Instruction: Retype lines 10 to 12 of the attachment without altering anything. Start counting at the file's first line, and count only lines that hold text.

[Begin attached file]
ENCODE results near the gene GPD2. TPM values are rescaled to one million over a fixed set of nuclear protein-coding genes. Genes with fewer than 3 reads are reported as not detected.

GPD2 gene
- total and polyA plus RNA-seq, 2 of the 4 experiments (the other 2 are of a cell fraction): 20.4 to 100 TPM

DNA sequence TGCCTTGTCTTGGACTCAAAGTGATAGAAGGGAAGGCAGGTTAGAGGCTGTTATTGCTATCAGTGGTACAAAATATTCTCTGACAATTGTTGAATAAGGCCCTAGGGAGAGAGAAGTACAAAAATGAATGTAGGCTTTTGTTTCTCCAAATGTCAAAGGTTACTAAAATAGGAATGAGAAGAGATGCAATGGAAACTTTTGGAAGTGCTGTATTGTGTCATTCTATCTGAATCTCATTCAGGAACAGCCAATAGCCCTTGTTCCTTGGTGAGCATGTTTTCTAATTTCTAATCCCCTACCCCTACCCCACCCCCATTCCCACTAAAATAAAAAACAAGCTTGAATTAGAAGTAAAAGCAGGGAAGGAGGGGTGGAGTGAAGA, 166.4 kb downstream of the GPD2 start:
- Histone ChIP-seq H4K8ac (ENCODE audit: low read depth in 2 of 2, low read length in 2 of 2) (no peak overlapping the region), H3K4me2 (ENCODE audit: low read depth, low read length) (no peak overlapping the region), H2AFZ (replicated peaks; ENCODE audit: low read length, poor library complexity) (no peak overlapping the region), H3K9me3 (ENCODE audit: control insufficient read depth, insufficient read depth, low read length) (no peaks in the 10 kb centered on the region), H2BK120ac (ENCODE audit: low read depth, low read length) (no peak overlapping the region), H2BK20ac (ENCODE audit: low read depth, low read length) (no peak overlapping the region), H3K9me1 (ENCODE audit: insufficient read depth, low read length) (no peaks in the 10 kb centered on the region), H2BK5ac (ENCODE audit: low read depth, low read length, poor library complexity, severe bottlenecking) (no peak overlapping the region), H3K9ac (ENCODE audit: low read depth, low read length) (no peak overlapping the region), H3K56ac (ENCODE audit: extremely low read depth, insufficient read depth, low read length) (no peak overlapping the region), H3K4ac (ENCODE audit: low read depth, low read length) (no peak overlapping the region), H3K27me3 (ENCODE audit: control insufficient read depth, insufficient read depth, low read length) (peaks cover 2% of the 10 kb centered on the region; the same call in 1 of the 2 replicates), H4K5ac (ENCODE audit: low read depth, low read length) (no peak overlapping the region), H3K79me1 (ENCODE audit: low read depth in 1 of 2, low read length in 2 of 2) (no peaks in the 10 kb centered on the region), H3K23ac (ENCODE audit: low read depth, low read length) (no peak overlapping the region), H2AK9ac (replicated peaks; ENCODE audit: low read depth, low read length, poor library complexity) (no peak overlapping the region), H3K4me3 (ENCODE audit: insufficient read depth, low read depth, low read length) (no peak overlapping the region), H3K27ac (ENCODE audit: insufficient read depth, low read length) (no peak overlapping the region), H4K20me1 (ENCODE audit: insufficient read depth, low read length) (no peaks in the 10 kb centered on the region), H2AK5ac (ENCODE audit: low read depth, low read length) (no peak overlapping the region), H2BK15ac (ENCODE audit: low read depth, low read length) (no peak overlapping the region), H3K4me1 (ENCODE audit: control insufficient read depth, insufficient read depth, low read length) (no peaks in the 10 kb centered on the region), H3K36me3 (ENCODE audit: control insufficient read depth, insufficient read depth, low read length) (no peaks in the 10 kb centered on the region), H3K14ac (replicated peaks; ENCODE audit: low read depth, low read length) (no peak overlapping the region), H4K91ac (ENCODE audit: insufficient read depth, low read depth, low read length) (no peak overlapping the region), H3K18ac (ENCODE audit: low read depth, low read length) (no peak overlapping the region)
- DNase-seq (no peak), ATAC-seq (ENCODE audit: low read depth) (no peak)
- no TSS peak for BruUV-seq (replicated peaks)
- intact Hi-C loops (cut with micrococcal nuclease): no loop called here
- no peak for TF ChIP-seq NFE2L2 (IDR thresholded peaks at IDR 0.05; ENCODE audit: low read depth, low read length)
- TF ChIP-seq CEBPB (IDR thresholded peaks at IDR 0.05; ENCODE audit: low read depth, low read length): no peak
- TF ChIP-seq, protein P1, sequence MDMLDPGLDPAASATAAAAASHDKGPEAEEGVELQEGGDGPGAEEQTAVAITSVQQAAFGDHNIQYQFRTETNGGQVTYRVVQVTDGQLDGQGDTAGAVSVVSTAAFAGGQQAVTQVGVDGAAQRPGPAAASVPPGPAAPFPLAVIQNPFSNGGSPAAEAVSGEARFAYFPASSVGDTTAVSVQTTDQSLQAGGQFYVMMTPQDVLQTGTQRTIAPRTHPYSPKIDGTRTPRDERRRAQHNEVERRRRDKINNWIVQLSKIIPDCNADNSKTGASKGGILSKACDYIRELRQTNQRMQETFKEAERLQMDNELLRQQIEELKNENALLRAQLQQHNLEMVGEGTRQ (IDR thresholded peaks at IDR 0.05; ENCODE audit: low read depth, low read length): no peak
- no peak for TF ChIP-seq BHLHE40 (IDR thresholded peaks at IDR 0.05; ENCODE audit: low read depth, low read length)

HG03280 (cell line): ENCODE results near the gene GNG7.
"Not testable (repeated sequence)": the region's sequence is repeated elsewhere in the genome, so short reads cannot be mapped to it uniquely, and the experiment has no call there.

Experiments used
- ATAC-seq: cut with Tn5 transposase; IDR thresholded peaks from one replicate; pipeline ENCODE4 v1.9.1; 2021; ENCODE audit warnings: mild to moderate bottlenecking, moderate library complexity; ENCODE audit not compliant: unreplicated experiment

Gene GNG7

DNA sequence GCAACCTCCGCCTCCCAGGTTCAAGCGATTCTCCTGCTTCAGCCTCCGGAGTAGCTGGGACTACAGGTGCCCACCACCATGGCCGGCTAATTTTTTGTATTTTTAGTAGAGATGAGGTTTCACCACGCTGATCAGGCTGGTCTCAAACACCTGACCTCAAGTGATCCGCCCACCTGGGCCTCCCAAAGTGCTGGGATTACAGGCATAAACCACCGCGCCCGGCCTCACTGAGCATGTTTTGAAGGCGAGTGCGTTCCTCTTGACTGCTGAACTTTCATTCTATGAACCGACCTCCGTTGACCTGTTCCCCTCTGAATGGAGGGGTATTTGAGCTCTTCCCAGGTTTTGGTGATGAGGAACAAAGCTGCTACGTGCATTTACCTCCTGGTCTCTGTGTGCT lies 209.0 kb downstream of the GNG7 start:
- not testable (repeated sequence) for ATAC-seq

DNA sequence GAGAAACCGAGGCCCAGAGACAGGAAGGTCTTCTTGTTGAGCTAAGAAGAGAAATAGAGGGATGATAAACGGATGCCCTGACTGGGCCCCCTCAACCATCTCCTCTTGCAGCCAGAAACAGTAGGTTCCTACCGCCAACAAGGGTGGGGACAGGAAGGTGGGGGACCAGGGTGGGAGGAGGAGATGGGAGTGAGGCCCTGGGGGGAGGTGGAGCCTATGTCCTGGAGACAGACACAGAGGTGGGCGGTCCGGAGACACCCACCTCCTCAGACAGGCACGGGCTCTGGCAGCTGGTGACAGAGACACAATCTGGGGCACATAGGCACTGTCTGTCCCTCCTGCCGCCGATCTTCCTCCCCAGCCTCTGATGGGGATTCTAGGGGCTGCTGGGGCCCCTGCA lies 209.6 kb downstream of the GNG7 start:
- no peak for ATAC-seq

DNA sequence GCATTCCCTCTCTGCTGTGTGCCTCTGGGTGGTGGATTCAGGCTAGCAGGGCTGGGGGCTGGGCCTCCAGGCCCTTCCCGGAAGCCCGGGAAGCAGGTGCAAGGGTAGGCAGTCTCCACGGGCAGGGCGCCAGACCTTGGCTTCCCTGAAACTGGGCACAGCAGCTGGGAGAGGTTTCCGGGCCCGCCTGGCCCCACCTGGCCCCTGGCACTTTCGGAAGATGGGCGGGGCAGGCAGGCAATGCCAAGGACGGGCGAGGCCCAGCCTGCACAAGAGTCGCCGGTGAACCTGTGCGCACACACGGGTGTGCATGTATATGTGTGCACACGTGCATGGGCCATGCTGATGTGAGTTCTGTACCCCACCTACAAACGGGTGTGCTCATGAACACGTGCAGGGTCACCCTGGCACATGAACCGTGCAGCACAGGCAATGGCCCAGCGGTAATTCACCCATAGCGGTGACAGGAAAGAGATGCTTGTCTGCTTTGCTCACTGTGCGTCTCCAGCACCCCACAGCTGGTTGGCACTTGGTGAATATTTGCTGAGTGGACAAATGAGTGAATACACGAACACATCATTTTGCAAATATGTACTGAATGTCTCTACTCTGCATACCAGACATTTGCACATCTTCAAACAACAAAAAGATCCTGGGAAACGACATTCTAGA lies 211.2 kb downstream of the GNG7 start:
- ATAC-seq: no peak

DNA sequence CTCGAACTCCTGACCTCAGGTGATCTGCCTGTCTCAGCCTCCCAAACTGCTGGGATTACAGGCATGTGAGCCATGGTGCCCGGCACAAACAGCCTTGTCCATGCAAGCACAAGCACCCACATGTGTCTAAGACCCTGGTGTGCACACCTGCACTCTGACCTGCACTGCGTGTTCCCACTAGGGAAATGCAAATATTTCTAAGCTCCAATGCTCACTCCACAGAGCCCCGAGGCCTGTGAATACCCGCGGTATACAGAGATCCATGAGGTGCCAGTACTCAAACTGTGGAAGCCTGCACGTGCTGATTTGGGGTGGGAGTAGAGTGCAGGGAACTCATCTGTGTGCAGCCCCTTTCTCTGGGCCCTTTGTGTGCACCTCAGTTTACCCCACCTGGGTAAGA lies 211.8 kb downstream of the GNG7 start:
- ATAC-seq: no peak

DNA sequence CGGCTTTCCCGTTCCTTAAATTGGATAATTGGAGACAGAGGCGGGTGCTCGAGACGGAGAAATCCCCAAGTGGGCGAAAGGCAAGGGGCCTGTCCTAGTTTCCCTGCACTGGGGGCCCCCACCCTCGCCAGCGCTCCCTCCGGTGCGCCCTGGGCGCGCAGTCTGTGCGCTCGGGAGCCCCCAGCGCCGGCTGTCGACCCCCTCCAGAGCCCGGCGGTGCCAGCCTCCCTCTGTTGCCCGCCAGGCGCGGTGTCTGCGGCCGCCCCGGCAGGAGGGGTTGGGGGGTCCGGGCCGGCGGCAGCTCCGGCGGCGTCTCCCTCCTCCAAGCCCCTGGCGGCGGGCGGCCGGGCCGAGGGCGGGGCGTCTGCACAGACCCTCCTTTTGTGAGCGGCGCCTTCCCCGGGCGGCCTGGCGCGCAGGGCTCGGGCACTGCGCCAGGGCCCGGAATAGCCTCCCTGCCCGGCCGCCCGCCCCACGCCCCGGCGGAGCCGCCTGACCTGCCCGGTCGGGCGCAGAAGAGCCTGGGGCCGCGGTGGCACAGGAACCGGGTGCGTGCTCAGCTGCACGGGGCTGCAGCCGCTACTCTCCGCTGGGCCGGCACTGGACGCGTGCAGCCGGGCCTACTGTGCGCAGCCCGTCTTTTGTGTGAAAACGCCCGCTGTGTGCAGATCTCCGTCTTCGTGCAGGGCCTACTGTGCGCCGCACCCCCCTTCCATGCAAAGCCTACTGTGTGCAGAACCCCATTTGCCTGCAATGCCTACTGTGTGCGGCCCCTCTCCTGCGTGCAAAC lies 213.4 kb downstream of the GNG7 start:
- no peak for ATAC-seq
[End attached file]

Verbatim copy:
- TF ChIP-seq CEBPB (IDR thresholded peaks at IDR 0.05; ENCODE audit: low read depth, low read length): no peak
- TF ChIP-seq, protein P1, sequence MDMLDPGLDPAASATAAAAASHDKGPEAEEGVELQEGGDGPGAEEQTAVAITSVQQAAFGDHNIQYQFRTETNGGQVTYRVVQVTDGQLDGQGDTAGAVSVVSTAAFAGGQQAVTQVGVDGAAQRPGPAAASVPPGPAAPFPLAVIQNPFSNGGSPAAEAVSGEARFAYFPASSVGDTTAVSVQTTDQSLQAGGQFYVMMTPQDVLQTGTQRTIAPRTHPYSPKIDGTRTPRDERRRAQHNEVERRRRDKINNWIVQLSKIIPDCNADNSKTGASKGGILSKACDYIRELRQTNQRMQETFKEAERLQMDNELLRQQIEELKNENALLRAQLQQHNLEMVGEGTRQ (IDR thresholded peaks at IDR 0.05; ENCODE audit: low read depth, low read length): no peak
- no peak for TF ChIP-seq BHLHE40 (IDR thresholded peaks at IDR 0.05; ENCODE audit: low read depth, low read length)